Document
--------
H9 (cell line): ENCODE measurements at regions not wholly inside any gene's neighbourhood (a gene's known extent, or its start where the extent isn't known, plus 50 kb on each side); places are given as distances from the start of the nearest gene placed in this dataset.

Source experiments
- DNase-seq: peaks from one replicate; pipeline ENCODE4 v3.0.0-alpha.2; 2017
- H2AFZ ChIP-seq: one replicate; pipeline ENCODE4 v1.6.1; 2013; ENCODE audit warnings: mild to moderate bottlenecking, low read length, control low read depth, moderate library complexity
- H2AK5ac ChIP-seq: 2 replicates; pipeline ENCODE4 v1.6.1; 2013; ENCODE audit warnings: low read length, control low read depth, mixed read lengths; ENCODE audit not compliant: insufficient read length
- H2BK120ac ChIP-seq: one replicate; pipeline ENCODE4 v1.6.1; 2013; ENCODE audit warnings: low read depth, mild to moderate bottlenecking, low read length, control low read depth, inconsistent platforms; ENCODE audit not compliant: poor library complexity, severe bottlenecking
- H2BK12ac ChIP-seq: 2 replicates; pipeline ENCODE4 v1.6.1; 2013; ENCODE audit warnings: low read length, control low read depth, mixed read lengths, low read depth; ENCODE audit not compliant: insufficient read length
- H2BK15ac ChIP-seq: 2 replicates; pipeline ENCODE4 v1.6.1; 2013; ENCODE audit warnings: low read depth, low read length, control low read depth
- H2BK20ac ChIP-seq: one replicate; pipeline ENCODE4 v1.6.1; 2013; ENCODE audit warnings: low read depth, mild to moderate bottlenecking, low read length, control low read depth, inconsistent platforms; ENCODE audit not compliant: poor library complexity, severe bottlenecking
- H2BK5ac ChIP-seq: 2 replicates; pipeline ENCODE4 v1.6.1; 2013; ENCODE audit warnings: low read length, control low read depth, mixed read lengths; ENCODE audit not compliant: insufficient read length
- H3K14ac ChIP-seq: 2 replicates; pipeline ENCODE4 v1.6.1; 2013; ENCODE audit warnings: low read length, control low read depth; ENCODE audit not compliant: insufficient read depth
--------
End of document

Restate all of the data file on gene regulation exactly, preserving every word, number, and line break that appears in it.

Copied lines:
H9 (cell line): ENCODE measurements at regions not wholly inside any gene's neighbourhood (a gene's known extent, or its start where the extent isn't known, plus 50 kb on each side); places are given as distances from the start of the nearest gene placed in this dataset.

Source experiments
- DNase-seq: peaks from one replicate; pipeline ENCODE4 v3.0.0-alpha.2; 2017
- H2AFZ ChIP-seq: one replicate; pipeline ENCODE4 v1.6.1; 2013; ENCODE audit warnings: mild to moderate bottlenecking, low read length, control low read depth, moderate library complexity
- H2AK5ac ChIP-seq: 2 replicates; pipeline ENCODE4 v1.6.1; 2013; ENCODE audit warnings: low read length, control low read depth, mixed read lengths; ENCODE audit not compliant: insufficient read length
- H2BK120ac ChIP-seq: one replicate; pipeline ENCODE4 v1.6.1; 2013; ENCODE audit warnings: low read depth, mild to moderate bottlenecking, low read length, control low read depth, inconsistent platforms; ENCODE audit not compliant: poor library complexity, severe bottlenecking
- H2BK12ac ChIP-seq: 2 replicates; pipeline ENCODE4 v1.6.1; 2013; ENCODE audit warnings: low read length, control low read depth, mixed read lengths, low read depth; ENCODE audit not compliant: insufficient read length
- H2BK15ac ChIP-seq: 2 replicates; pipeline ENCODE4 v1.6.1; 2013; ENCODE audit warnings: low read depth, low read length, control low read depth
- H2BK20ac ChIP-seq: one replicate; pipeline ENCODE4 v1.6.1; 2013; ENCODE audit warnings: low read depth, mild to moderate bottlenecking, low read length, control low read depth, inconsistent platforms; ENCODE audit not compliant: poor library complexity, severe bottlenecking
- H2BK5ac ChIP-seq: 2 replicates; pipeline ENCODE4 v1.6.1; 2013; ENCODE audit warnings: low read length, control low read depth, mixed read lengths; ENCODE audit not compliant: insufficient read length
- H3K14ac ChIP-seq: 2 replicates; pipeline ENCODE4 v1.6.1; 2013; ENCODE audit warnings: low read length, control low read depth; ENCODE audit not compliant: insufficient read depth